2 Oct 2020

New Zealand First pledges to create rural visa scheme

3:05 pm on 2 October 2020

New Zealand First wants to lure immigrants into towns and smaller cities under a new rural visa scheme.

Winston Peters at an election campaign event in Taupō, 17 Sept 2020

New Zealand First leader Winston Peters says its rural visa scheme would require foreign workers to stay in their specified place of settlement until they become permanent residents. Photo: RNZ / Simon Rogers

It is also proposing a nationwide review to create a 30-year population plan.

New Zealand First's policy has put more detail behind its call for an immigration reset, saying Covid-19 had created a unique opportunity for a fundamental rethink.

It said it wanted to find a majority view on the desired level of future population numbers.

The party's manifesto includes a rural visa, with a legal obligation on foreign workers to stay in their specified place of settlement until they become residents.

It would apply to communities of fewer than 100,000 people, which includes cities such as Nelson, New Plymouth and Invercargill.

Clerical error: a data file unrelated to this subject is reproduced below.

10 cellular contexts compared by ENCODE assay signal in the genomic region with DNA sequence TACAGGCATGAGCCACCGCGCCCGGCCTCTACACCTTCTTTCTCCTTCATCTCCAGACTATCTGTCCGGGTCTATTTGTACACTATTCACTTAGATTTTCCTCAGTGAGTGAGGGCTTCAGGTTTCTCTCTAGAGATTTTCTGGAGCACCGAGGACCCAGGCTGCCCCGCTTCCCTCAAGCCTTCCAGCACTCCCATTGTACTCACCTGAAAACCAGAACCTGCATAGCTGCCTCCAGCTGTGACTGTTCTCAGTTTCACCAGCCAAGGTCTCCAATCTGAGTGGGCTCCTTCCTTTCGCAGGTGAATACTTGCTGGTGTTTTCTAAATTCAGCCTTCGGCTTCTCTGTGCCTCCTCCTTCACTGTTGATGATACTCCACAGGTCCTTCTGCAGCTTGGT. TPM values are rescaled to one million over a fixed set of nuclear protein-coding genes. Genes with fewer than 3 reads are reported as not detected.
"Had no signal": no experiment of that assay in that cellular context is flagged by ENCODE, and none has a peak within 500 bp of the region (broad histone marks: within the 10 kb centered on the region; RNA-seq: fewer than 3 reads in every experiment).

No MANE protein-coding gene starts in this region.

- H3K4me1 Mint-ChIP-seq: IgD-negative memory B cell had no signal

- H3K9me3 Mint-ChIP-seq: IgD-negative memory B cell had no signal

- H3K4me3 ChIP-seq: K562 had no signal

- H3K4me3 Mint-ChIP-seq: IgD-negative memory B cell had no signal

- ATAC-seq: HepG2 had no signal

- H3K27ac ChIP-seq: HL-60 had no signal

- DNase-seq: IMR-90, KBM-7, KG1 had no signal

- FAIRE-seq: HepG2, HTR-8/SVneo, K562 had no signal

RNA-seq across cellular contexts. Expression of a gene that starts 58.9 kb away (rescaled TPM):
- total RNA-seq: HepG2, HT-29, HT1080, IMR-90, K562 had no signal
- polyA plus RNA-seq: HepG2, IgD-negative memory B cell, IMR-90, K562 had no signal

New Zealand First also wants to take away voting rights for residents, saying that move would make citizenship more attractive.

The Opportunities Party (TOP) echoed Winston Peters' comments that weak immigration policy had contributed to failing house and job markets.

A former immigration minister and TOP spokesperson for immigration, Tuariki Delamere, said poorly regulated and high immigration could not be allowed to continue in the post-pandemic economy and it is proposing a Royal Commission of Inquiry.

"Sensible immigration policy is vital for New Zealand and we have a real opportunity to review this now, while our borders are closed in a completely unprecedented manner," Delamere said.

"We are the envy of the world right now and we should build on this. However, that being said, we're not anti-migrant or anti-refugee. We actually want to increase the refugee quota for our Pacific cousins. Unwarranted migration has harmed all Kiwis, including immigrants and refugees, who already call this place home."

TOP said the commission would evaluate the success of the immigration system in addressing skill shortages, consider the social and economic impacts of high net migration and recommend policy changes.

Delamere said it wants to see an end to open work visas for international students and to address fraud in partnership visas.

"Couples only have to prove that they have lived together for a minimum of 12 months, I remember as a student I had flatmates longer than that," Delamere said.

"TOP proposes that partnership visas should all be conditional to a three-year period, with more evidence provided to prove the relationship is not only genuine, but stable."

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